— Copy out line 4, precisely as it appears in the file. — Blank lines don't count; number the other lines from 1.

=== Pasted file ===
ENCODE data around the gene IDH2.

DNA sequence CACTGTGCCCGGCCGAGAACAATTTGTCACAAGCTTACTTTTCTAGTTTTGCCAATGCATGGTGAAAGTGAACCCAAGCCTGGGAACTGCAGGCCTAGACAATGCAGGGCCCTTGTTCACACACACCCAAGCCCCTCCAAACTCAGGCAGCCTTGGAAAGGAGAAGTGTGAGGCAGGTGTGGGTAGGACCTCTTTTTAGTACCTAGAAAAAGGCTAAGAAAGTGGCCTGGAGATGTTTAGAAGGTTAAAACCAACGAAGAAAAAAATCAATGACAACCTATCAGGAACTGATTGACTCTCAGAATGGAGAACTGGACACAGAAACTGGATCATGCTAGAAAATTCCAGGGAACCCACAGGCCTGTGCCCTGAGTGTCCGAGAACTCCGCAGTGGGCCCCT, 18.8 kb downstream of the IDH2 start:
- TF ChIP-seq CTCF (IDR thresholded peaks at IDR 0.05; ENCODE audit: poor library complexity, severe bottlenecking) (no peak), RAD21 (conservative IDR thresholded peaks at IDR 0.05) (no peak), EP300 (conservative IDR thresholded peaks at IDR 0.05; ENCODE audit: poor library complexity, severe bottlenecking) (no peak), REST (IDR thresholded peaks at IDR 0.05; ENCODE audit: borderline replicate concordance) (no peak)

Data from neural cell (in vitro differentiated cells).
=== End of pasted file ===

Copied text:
Data from neural cell (in vitro differentiated cells).